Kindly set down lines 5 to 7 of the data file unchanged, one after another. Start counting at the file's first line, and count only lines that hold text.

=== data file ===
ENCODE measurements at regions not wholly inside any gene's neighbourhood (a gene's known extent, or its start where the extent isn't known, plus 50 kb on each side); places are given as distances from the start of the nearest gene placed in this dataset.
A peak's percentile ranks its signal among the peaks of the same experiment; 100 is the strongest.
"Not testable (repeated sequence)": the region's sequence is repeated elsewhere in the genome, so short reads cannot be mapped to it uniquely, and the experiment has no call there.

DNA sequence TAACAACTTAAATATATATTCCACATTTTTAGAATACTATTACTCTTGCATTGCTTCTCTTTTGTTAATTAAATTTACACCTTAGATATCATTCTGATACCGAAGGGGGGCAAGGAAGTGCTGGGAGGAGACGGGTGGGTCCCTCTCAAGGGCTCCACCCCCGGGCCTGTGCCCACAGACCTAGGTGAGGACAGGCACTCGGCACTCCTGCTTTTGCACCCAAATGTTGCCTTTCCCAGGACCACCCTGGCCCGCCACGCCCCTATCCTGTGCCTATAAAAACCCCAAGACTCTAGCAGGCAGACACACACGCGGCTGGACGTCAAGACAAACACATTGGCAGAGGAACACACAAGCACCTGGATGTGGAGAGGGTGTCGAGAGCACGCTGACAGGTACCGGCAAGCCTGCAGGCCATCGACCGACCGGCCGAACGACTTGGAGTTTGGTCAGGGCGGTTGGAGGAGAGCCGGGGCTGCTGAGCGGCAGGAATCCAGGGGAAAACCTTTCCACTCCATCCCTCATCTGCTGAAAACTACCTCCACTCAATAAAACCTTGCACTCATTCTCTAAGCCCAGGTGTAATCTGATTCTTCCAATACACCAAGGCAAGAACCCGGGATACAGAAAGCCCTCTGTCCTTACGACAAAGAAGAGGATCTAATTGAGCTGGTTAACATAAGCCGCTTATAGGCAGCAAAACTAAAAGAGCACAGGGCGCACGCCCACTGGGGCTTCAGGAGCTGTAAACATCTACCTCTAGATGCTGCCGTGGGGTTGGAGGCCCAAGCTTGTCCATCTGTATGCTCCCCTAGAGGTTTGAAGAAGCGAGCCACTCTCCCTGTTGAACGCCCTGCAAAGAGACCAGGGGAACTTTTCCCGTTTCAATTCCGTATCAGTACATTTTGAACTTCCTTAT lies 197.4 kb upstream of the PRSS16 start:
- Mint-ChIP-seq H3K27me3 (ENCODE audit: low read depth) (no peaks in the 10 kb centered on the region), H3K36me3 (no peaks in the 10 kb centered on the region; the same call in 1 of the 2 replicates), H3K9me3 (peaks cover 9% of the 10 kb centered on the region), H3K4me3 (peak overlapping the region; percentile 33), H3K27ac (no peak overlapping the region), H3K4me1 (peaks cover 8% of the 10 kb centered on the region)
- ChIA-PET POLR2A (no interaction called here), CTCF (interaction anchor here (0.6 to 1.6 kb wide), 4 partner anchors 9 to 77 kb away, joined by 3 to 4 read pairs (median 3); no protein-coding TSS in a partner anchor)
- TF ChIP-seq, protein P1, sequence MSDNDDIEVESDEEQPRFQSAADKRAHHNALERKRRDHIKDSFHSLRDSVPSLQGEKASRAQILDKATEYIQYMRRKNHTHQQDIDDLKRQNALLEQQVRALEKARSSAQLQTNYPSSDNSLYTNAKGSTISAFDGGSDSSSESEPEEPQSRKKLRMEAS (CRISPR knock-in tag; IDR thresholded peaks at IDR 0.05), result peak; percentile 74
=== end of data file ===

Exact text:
- Mint-ChIP-seq H3K27me3 (ENCODE audit: low read depth) (no peaks in the 10 kb centered on the region), H3K36me3 (no peaks in the 10 kb centered on the region; the same call in 1 of the 2 replicates), H3K9me3 (peaks cover 9% of the 10 kb centered on the region), H3K4me3 (peak overlapping the region; percentile 33), H3K27ac (no peak overlapping the region), H3K4me1 (peaks cover 8% of the 10 kb centered on the region)
- ChIA-PET POLR2A (no interaction called here), CTCF (interaction anchor here (0.6 to 1.6 kb wide), 4 partner anchors 9 to 77 kb away, joined by 3 to 4 read pairs (median 3); no protein-coding TSS in a partner anchor)
- TF ChIP-seq, protein P1, sequence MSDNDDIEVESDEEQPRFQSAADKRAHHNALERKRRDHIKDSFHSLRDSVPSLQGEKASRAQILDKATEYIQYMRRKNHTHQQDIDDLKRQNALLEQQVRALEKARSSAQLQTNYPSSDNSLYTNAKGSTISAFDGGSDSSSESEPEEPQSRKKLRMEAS (CRISPR knock-in tag; IDR thresholded peaks at IDR 0.05), result peak; percentile 74